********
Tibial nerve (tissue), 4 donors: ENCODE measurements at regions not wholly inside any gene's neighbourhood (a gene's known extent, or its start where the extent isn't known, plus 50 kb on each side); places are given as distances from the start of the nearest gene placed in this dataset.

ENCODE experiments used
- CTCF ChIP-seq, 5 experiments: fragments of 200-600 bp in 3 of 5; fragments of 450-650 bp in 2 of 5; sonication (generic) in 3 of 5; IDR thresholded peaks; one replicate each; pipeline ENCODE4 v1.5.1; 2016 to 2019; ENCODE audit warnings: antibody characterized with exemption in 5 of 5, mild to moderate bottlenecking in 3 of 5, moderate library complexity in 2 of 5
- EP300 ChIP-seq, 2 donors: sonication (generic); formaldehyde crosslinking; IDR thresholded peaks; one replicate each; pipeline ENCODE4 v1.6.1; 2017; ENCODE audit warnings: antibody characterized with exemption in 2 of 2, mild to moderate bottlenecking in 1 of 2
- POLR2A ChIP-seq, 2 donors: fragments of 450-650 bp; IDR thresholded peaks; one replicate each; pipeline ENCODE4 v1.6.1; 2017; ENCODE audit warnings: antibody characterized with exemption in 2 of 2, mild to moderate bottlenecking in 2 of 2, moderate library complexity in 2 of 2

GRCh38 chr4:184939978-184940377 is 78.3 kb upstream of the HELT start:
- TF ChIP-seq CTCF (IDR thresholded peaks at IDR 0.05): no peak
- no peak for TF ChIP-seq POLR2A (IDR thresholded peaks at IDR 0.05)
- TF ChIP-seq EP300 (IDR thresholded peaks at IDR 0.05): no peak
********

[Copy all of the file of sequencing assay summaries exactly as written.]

Tibial nerve (tissue), 4 donors: ENCODE measurements at regions not wholly inside any gene's neighbourhood (a gene's known extent, or its start where the extent isn't known, plus 50 kb on each side); places are given as distances from the start of the nearest gene placed in this dataset.

ENCODE experiments used
- CTCF ChIP-seq, 5 experiments: fragments of 200-600 bp in 3 of 5; fragments of 450-650 bp in 2 of 5; sonication (generic) in 3 of 5; IDR thresholded peaks; one replicate each; pipeline ENCODE4 v1.5.1; 2016 to 2019; ENCODE audit warnings: antibody characterized with exemption in 5 of 5, mild to moderate bottlenecking in 3 of 5, moderate library complexity in 2 of 5
- EP300 ChIP-seq, 2 donors: sonication (generic); formaldehyde crosslinking; IDR thresholded peaks; one replicate each; pipeline ENCODE4 v1.6.1; 2017; ENCODE audit warnings: antibody characterized with exemption in 2 of 2, mild to moderate bottlenecking in 1 of 2
- POLR2A ChIP-seq, 2 donors: fragments of 450-650 bp; IDR thresholded peaks; one replicate each; pipeline ENCODE4 v1.6.1; 2017; ENCODE audit warnings: antibody characterized with exemption in 2 of 2, mild to moderate bottlenecking in 2 of 2, moderate library complexity in 2 of 2

GRCh38 chr4:184939978-184940377 is 78.3 kb upstream of the HELT start:
- TF ChIP-seq CTCF (IDR thresholded peaks at IDR 0.05): no peak
- no peak for TF ChIP-seq POLR2A (IDR thresholded peaks at IDR 0.05)
- TF ChIP-seq EP300 (IDR thresholded peaks at IDR 0.05): no peak